Pigs get fed, hogs get slaughtered

If you are a drug dealer with a Criminal History Category of I, and you cooperate, sign an appeal waiver, and then breach the appeal waiver because you are unhappy with the sentence of 188 months (151 to 188 months was the range after the cooperation departure motion) rather than somewhere at or below the statutory maximum of 240 months (without the statutory max., the range was 262 to 327 months) , what’s the worst that can happen?  According to the Third Circuit, a defendant who breaches the plea agreement in such a situation will find his 188 month sentence vacated, and the case remanded for resentencing without the motion for departure!  See United States v. Erwin, No. No. 13–3407 (3rd Cir., August 26, 2014). That is, your breach of the appeal waiver just cost you up to 52 months of extra prison time.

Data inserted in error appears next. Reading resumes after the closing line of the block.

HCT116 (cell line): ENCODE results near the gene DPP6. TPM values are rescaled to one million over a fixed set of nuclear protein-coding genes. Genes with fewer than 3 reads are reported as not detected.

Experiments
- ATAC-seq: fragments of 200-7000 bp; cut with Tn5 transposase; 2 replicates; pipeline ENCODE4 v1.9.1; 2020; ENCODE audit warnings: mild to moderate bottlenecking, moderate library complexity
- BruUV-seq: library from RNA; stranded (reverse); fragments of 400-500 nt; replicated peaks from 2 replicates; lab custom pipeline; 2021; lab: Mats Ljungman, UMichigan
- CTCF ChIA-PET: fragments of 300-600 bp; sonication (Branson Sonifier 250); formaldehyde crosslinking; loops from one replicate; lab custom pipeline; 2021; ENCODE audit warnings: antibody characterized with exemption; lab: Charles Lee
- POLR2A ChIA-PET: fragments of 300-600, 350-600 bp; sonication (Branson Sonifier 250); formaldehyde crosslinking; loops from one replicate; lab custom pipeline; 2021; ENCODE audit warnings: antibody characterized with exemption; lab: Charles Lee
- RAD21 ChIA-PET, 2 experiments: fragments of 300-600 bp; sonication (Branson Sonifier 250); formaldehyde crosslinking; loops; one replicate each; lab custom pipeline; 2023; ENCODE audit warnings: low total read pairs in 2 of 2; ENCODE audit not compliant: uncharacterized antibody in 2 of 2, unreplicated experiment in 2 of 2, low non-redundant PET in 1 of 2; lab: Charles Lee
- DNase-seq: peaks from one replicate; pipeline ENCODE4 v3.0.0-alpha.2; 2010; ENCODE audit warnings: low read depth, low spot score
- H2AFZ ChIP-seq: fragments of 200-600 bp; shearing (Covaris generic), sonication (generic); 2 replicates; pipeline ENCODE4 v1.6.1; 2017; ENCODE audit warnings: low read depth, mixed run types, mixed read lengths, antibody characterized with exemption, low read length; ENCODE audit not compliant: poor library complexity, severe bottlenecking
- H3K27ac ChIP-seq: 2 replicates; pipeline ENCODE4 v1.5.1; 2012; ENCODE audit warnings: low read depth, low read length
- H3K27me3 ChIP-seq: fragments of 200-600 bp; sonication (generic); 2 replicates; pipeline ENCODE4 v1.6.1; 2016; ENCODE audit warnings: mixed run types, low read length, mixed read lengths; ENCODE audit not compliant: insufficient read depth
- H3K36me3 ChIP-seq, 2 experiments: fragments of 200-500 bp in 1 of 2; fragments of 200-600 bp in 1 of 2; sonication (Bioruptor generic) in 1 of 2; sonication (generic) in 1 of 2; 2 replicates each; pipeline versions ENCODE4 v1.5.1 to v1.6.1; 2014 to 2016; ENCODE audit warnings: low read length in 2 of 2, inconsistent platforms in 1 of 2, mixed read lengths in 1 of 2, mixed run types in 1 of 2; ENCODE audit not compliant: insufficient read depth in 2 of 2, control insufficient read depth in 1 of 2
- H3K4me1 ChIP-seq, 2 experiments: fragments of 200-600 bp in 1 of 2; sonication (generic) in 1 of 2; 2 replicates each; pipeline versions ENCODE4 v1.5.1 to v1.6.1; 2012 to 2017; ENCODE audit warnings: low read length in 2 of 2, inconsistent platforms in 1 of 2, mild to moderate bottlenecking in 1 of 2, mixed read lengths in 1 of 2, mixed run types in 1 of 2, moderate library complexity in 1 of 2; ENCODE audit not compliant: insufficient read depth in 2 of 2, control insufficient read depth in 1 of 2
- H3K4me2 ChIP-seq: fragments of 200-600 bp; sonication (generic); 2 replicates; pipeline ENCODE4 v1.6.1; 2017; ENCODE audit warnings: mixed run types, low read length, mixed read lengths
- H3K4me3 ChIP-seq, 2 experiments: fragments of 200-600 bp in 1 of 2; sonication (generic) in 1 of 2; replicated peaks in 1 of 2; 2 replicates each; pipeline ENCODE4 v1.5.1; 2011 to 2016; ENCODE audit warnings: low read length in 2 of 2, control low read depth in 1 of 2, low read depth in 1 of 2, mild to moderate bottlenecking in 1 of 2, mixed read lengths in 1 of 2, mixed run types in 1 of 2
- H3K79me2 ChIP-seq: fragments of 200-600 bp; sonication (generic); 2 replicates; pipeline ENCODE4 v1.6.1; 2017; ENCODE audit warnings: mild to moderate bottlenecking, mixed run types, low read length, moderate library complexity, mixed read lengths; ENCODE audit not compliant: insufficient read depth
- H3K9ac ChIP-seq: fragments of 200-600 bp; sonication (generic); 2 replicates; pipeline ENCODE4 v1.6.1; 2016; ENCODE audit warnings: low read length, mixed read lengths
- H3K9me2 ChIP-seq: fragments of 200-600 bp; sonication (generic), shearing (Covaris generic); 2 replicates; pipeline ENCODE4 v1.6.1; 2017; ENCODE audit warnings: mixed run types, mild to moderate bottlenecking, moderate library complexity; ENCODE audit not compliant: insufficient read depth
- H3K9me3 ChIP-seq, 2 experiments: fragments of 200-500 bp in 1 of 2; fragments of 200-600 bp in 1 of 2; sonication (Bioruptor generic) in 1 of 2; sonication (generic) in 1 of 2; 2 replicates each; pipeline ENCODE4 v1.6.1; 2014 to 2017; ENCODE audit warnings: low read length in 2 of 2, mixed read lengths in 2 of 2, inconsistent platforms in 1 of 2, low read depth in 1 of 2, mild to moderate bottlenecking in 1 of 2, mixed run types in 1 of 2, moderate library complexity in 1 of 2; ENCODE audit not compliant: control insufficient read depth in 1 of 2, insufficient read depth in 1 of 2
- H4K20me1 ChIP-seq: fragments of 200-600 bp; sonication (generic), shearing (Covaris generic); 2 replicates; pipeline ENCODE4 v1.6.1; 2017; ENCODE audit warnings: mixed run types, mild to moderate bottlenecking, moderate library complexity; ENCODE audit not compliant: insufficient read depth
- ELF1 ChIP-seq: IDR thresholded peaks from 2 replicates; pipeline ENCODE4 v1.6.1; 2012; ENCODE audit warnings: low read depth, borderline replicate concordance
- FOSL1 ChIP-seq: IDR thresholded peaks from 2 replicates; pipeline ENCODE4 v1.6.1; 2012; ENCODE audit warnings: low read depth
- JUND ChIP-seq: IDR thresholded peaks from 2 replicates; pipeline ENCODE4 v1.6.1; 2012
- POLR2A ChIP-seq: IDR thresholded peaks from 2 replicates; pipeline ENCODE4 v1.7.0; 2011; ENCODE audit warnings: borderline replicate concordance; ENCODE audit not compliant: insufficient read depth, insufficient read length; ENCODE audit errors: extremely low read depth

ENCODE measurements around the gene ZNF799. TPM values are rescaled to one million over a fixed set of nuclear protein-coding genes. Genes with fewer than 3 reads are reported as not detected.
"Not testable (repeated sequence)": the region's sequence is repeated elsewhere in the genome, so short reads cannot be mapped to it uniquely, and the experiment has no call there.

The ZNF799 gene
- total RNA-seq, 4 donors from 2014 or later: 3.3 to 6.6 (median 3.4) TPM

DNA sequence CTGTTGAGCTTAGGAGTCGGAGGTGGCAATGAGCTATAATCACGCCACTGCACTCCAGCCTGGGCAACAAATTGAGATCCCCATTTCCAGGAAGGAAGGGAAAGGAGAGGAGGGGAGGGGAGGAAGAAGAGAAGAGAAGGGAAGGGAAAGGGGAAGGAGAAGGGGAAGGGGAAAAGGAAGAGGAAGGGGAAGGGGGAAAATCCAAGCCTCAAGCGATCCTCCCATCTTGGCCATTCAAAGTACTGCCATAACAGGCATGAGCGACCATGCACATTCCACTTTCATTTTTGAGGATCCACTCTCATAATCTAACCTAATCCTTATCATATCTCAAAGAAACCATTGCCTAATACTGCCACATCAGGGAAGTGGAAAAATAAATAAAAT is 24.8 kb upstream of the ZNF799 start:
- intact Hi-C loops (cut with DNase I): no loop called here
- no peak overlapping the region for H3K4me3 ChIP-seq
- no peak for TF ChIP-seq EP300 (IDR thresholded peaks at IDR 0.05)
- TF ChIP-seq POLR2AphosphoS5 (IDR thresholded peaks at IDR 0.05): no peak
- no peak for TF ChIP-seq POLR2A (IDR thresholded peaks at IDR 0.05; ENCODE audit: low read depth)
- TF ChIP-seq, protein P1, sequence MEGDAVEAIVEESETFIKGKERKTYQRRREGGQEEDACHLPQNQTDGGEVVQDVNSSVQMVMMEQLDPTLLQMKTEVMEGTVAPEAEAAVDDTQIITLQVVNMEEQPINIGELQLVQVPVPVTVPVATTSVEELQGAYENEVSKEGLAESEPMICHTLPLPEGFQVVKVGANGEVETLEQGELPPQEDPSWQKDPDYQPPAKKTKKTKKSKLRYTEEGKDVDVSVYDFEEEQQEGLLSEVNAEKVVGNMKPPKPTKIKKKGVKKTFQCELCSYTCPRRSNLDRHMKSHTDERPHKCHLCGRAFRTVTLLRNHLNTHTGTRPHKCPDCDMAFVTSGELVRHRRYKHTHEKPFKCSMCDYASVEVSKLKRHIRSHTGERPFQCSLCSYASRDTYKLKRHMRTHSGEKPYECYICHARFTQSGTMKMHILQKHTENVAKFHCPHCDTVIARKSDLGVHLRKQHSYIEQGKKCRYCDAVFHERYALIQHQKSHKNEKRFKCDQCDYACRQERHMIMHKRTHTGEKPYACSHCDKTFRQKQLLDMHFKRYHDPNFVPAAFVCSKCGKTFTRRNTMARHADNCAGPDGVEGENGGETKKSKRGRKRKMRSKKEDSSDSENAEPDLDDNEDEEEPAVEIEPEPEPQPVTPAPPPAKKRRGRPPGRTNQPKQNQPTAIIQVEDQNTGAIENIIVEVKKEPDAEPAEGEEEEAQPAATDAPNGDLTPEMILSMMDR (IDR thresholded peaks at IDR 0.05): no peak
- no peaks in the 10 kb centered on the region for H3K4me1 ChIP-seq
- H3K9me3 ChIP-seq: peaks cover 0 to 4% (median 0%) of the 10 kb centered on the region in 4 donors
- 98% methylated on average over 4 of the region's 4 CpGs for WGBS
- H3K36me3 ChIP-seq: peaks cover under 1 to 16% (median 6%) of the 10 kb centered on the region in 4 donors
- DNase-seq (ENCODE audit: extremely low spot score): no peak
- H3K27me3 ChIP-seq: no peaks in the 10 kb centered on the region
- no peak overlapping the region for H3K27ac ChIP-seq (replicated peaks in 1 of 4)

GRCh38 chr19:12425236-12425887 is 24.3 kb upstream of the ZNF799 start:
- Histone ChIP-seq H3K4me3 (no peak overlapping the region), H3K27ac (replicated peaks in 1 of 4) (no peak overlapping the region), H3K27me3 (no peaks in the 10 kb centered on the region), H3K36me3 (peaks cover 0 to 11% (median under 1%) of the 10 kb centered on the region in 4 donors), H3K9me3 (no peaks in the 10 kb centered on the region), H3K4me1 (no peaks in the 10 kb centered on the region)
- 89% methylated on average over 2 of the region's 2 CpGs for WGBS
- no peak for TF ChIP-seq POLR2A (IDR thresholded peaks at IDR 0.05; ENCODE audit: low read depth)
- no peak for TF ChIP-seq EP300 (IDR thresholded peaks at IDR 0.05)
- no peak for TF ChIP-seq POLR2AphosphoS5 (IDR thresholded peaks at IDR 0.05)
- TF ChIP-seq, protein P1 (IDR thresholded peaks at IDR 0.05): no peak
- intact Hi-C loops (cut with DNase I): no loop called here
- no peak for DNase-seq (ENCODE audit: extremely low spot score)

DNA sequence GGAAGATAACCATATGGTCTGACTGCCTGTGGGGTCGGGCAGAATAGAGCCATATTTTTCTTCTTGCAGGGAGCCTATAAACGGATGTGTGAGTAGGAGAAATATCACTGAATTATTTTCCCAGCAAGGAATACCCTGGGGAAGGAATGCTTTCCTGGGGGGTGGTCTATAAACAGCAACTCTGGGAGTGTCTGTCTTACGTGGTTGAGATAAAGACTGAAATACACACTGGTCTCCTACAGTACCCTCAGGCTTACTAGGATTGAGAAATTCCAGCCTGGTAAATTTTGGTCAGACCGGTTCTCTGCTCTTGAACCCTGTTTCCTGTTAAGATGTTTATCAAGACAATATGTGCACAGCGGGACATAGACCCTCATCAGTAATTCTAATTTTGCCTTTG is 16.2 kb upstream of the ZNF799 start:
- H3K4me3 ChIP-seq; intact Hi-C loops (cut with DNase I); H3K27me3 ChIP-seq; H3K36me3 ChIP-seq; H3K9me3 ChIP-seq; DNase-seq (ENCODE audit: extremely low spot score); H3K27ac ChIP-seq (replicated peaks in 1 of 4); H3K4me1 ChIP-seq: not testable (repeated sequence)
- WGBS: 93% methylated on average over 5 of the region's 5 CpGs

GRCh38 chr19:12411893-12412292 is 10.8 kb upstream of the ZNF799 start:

The Third Circuit applied contract principles to reach this result. A civil practitioner makes this point: Contract principles are intended to put the government in the same place that it would have been absent the breach. That would require the defendant to pay the cost of the government’s appeal. Contract principles are not intended to be punitive, and more than four years extra in prison appears to be punitive rather than restorative in nature. The correspondent asks: Is the remedy chosen by the Third Circuit consistent with contract principles the court claims to apply?

What do you think?


12 responses

  1. I call bullshit. This seems pretty basic, but when you breach a contract, you get damages for the breach, not for the entire contract, no matter what the contract says.

    Erwin testified to the various aspects of the Erwin Organization that distributed oxycodone. His testimony assisted in the conviction of 20 other people. The question, then, is what should the damages be for breach of contract?